I am looking for recommendations for a multi-fuel stove. Will mainly be burning wood but would like to have the option. Preferably with a flat top and a suitable for a direct (external) fuel supply.
Are there *any* that even fit those requirements?
Multifuel stoves with a flat top are two a penny, ones with self
cleaning large front windows are a bit rarer. Switching between fuels
involves altering the grate so that coal burns with more air.
You pretty much have to put the fuel in through the front window with
these and undertake various maintainence tasks like ash removal. Coal
generating a fair bit more ash residues than wood does.
All of the direct feed solid fuel furnaces I have seen were in practice
limited to a very specific size of pre-pelleted wood chips that were
compatible with their screw feed fuel handling unit. Most of them looked
pretty big and ugly too - the sort of thing you hide in an outbuilding.
I read that to mean an external fuel bunker where you put in wood
pellets or smokeless coal grains and its fed in by a corkscrew.
Whether such a thing exists is another question, it it does exist in the
case of solid fuel boilers.....
Will be pricey though
Or in the case of my fire, just flicking over the ?bottom draft? lever.
Yep, not sure what the OP is really after. Screw feed stoves are designed
for heating water, not to look pretty or to provide room heating. A
?rocket? stove maybe with a chute to feed fuel in?
have a hopper at the top you fill with pellets, and they control the rate of
pellets dropping to get whatever heat you dial it to.
However I can't imagine they would be good with coal, and the hopper is of
the 'lift up and pour from a sack' variety rather than 'blow in pellets from
your 1 ton store delivered by tanker'. So you're filling them from a sack
every day or two depending on how much you run it. Plus you need to empty
the ash pan.
A gas boiler it is not.
They are more ornamental that functional though. 5.5kW max output.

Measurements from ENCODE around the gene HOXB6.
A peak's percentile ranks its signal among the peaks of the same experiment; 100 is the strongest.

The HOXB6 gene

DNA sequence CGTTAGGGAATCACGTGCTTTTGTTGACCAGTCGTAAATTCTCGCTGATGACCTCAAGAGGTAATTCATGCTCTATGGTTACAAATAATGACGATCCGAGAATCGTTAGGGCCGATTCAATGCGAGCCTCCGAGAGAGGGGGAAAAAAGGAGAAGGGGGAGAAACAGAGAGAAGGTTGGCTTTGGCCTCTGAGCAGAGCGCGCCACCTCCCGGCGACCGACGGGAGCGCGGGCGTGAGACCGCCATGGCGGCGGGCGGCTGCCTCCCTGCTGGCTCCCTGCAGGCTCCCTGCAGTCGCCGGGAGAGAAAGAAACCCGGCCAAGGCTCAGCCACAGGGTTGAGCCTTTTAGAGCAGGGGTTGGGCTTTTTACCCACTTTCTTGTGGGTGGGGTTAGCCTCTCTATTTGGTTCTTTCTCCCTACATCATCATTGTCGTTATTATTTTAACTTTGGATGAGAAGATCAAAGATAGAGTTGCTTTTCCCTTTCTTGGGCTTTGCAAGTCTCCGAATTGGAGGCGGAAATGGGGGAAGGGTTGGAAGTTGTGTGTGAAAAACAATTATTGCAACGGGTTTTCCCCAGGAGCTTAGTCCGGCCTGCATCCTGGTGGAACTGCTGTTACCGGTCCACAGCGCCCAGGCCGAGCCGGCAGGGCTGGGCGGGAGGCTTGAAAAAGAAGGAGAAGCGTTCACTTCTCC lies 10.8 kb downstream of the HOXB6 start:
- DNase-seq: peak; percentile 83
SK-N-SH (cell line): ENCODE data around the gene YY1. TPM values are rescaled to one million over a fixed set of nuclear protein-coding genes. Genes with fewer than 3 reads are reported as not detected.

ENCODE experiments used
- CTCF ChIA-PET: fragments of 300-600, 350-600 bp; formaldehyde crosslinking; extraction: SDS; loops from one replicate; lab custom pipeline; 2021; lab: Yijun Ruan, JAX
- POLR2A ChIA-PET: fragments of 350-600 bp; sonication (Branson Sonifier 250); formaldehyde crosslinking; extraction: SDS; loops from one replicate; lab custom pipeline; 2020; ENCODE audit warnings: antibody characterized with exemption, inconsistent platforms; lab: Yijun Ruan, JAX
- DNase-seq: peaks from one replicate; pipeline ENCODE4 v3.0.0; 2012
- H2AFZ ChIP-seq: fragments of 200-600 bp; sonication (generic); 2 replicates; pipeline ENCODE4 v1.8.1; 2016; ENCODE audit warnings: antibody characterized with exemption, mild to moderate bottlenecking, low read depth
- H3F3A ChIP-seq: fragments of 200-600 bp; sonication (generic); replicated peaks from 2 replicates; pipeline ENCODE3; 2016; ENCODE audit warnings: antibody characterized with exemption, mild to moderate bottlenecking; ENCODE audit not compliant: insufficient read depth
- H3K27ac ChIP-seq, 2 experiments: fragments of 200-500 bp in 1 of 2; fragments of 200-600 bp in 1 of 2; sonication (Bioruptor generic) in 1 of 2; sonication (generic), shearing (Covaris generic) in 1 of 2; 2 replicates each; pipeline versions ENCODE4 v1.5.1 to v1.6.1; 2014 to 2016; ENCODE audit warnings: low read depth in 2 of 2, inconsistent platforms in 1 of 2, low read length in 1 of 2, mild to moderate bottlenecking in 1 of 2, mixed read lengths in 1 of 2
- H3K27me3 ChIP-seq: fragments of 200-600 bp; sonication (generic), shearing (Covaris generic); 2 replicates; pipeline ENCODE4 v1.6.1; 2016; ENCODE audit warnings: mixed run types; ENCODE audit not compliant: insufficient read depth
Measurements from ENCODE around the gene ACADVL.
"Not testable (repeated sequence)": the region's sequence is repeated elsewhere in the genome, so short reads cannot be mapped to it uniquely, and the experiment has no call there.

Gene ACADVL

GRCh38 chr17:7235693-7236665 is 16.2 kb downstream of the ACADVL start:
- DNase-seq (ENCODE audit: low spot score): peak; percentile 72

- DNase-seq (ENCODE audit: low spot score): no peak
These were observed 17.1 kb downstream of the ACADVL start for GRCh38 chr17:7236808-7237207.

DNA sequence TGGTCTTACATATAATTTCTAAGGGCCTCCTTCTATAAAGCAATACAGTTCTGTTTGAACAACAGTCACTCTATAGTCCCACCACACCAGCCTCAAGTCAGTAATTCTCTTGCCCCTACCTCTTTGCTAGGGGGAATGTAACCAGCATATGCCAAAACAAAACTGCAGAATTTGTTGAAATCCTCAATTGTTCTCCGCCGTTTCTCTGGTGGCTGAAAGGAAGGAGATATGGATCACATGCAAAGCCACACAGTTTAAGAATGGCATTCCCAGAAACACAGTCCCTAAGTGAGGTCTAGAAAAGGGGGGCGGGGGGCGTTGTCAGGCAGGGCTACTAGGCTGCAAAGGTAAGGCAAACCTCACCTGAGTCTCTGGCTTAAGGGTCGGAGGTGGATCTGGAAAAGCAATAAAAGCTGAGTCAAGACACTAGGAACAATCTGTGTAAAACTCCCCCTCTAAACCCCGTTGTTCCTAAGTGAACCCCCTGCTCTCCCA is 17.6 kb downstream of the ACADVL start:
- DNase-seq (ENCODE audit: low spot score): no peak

The tie in to expensive compressed wood pellets puts me right off.
Unless your house is super insulated it is never going to power the
central heating system. It might perhaps warm one room adequately.
Possibly a bit like the Parkray solid fuel central heating boiler and room
heater we had yea those many years ago.
Poured anthracite pellets in the hopper at the top and raked ash and
clinker out of the bottom.
Worked well for a village without gas.
I don't think you could have cooked on it - the top was where the lid for
the hopper was.
We used a sold fuel Rayburn for cooking.
Chade does sound a bit USA, but what is in a name?
No they are not, I still have one of the 10kW ones we first imported in
2000, and envirofire 3. powerful enough to quickly get a scout
hut/parish hall up to temperature.
We put 4 italian soapstone clad ones into an arts hub in a converted
warehouse in Euston, they worked well.
YUP they were about £300/tonne last I bought any, a 5 fold rise, which
is why it sits doing nothing in my shed, also the circulation fan is a
bit noisy for domestic use. It does have a small hotplate though.
I used to snag or service a 25kW Kunzel in a block of 12 flats in
Brixton, it was adequate until some tenants turned the thermostat up
full and regulated the temperature by opening windows as the heat wasn't
metered (well it was but no one trusted the heat meters).
Thanks for your replies. However I must apologise I should have typed direct air supply rather than fuel supply. Sorry.
I am after a stove of about 5 kw and am hoping to pipe in the air from the side of the alcove rather than the back.
At the risk of causing more confusion after my hamfisted editing...
We have a smallholding and a few years ago someone tried to sell us a central heating boiler system that could be powered by wood chippings. The idea being that scrubby woodland could be cleared, chipped and the chippings used to power a 'fed' boiler. We never tried to go forward with it but the salesman seemed to think that there was various grants and subsidies that would make it very cheap.
What I am trying to do at the moment is just sort out a normal stove.
I can't see any where that's obviously the location of the input, space
it far enough from the rear wall and put an elbow on the intake to take
it from the side? Even build a false rear wall to hide the air input
If you were in Northern Ireland there was a scheme that would give you
money proportional to the amount of fuel you burned no questions asked.
The infamous ash for cash scandal which brought down the NI government.
Don't underestimate the volume of wood you will be burning if you are
relying on it entirely for heating. I get through about 3T a year. It is
cheaper than oil CH particularly when you have a source of free wood.
You basically need to tell us what you think is normal then. What power
and what sort of cosmetic appearance. I went for a single large window
and clean design lines which is more expensive but looks much nicer.
Mine is a Charnwood with a back boiler to power the CH and HW, a self
cleaning front window which almost works and smart air mix control. The
back boiler adds a lot to the price but makes it more useful for me.
You pretty much have to have them professionally installed because they
are incredibly heavy and the process involves lining the chimney and
possibly drilling a big hole in the wall for ventilation.